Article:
Amoeblog

Having A Movie Moment With Jon Longhi: The Horrors! The Horrors!

Posted by The Bay Area Crew, November 29, 2018 06:07pm | Post a Comment

By Jon Longhi

Welcome to this month’s Having A Movie Moment With Jon Longhi, where I review recent Blu-ray releases. Both of these Blu-rays came out in the past three months. This month, I review two very different movies that just happen to have the word Horror in their titles.

Horrors of Malformed Men, Arrow Video:
This movie is like going to a Cirque Du Soleil show where all the performers on stage accidentally ate theHorrors of Malformed Men brown acid. I own a huge collection of cult films and along with the films of John Waters, Salvador Dali's Un Chien Andalou, Fellini's Satyricon, and Alejandro Jodorowsky's The Holy Mountain, and this movie pretty much rules the roost of the "HOLY SHIT, WHAT THE FUCK AM I WATCHING?" segment of my collection. The second half of this movie is like a sustained psychedelic assault on the senses. Director Teruo Ishii really pulled out all the stops to make this a one-of-a-kind experience. The movie is an adaptation of the writings of Edogawa Rampo and combines elements of his novels Strange Tale of Panorama Island and The Demon of The Lonely Isle with some of his short stories. The end result is a literal bombardment of strange surreal perversions. There's incest, bestiality, cannibalism, and a number of sexual fetishes that seem unique to Japan. There's a scene where a man sewn into a couch molests women who unsuspectingly sit on it.

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Sin You Sinners: Joe Sarno's Civilized Sexploitation

Posted by The Bay Area Crew, March 9, 2015 05:18pm | Post a Comment

Sin In The Suburbsby Rebecca Burgan

In the wake of the new wave art house boom of the 1960s, sexploitation films and art films mimicked each other’s aesthetics to market to a wider audience. American auteur Joseph W. Sarno (1921-2010) produced a prolific catalog of softcore films in the '60s and '70s. Hoping that the hardcore genre was short-lived, Sarno found his niche in the arty sexploitation world, where dramatic lighting, complex sensitive characters, and female sexuality dominated. His technical skills and quick production time set him apart from other directors in the genre, whereas those with a comparable technique would have gone on to mainstream films. He directed his actors to express their anxieties and passions through realism, capturing gritty sexual emotion in its immediacy. He was a master of sexual cinematic verisimilitude.

Sarno’s films emphasize women’s relationships and women’s pleasure, whereas the men are more objectified as instruments to help achieve the female orgasm—a fairly fresh feminist notion at the time. Visual focus during orgasm was often directed at facial expressions rather than a tight zoom on some tight penetration. The sincerity of the sexual experience is revealed more intimately by the face. Gustav Machaty's 1933 Czechoslovakian art film, Ecstasy, starring Hedy Lamarr, was still pre-Code but was banned in America and in Germany by Hitler. Audiences watched Lamarr’s titillating nude body traipse through the woods and skinny dip in the lake, leading up to a moment of sexual ecstasy revealed only through a close-up on her pained face. The director employed an inspired technique of realism to achieve the right expressions from her—poking her rump off screen with a safety pin. The film was banned because of her scandalously debauched motivation for pleasure: cheating on her gross old husband. The censors decreed, you had to be married to revel in such pleasure and make faces like that. More intimate and revealing than a nude bathing scene, the close-up disturbed the Production Code censors in America, who considered even a safer, morally balanced edit of the film to be too indecent for audiences. The film was basically buried, and Lamarr was only allowed to work again if she cleaned up her act.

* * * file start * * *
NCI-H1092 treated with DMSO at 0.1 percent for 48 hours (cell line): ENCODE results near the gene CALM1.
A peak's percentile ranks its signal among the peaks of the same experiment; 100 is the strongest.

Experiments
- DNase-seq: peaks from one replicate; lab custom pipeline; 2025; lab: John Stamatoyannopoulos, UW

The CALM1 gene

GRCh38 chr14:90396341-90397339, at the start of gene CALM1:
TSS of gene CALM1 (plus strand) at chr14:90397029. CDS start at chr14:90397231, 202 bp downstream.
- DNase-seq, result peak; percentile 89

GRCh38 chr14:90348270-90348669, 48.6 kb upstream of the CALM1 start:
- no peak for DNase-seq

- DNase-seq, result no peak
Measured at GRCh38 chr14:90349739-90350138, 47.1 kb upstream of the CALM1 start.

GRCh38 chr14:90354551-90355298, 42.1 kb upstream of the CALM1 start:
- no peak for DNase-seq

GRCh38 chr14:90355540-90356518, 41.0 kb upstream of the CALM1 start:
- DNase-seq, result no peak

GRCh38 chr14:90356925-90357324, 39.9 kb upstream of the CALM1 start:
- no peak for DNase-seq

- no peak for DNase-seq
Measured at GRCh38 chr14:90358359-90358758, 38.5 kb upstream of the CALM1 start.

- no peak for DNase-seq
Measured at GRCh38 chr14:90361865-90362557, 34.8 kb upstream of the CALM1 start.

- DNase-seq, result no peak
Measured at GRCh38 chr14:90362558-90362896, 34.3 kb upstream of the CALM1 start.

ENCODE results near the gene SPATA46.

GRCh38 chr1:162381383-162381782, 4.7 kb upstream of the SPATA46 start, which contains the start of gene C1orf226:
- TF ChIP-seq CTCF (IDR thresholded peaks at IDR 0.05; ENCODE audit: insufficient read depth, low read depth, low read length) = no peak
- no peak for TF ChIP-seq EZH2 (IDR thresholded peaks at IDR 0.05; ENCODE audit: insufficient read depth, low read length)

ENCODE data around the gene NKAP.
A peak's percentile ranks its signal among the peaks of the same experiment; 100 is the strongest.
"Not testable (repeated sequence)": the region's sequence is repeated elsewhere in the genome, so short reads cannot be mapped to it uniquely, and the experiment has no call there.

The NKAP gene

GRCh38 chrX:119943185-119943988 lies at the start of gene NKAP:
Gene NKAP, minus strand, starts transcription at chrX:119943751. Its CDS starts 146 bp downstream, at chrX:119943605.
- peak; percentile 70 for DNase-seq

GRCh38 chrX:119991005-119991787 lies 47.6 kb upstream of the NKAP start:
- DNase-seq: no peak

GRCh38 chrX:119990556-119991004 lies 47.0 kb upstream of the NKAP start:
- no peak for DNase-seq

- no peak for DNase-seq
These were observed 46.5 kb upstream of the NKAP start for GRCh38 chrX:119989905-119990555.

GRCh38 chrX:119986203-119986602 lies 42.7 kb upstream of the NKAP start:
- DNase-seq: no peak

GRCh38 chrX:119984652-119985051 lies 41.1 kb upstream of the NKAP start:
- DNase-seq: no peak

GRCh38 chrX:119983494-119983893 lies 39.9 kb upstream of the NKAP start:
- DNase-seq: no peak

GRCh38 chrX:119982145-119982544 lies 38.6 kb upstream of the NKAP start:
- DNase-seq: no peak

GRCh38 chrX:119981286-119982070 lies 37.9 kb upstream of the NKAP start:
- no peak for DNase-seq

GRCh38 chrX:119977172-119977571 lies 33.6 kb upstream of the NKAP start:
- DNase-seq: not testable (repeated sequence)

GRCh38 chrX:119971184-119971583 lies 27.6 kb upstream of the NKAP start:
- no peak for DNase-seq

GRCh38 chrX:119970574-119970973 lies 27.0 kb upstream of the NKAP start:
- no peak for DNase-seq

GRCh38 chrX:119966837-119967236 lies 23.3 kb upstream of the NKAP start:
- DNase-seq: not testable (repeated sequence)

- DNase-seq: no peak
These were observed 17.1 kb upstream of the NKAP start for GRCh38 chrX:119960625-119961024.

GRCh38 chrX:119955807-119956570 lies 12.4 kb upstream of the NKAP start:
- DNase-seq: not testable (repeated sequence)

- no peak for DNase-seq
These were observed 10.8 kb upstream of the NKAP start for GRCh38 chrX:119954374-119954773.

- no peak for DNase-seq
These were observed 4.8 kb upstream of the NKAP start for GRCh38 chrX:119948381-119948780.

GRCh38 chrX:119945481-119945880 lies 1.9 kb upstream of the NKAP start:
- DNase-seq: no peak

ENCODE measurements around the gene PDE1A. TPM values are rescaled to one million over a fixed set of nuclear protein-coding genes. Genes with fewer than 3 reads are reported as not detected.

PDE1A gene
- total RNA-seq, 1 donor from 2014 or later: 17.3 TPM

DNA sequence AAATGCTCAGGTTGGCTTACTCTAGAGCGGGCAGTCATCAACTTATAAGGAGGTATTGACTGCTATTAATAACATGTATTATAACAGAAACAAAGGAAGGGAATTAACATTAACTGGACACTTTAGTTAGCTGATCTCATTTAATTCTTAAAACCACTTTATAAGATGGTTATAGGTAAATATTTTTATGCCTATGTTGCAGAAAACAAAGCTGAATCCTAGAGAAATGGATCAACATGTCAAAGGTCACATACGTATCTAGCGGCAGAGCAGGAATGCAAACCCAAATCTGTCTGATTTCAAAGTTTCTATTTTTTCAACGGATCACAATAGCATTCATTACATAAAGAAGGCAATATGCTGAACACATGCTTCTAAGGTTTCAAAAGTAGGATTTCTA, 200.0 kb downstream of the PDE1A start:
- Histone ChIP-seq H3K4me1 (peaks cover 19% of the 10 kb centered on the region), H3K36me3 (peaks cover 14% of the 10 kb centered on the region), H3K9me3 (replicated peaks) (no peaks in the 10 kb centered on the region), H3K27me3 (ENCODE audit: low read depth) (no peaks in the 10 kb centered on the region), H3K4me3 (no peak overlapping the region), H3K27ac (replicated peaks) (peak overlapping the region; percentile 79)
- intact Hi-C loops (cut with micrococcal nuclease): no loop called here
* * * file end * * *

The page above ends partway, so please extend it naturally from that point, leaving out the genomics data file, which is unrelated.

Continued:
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37 Years! Celebrating (or at least thinking about) VHS

Posted by Eric Brightwell, September 25, 2013 06:37pm | Post a Comment
The inaugural Cassette Store Day took place this past 7 September. On that day, over 50 audio cassettes were released by major musical acts like The Pastels, The Flaming Lips, and Suicidal Tendencies. Unfortunately for video cassette fans, Cassette Day was a strictly audio observance. For whatever reason, Cassette Culture (or the cassette underground), which lovingly embraces audio cassettes for whatever reason treats the word “cassette” as if it only applies to the audio variety. As if that weren’t offensive enough, just two days after Cassette Store Day was the 37th birthday of the VHS VCR. Now that a couple of weeks have passed and the sting has subsided a little, perhaps we can do a bit of reflecting on the video format that dominated the 1980s and '90s (but was born in the '70s). 

JVC VCR Cassette

The year 1976 was marked by several serious technological milestones. The year of the US' bicentennial saw America land Viking 2 on Mars and introduce the first space shuttle -- the Enterprise OV-101. In the computer world, IBM introduced the first laser printer -- the IBM 3800 -- and Steve Jobs and Steve Wozniak launched Apple.

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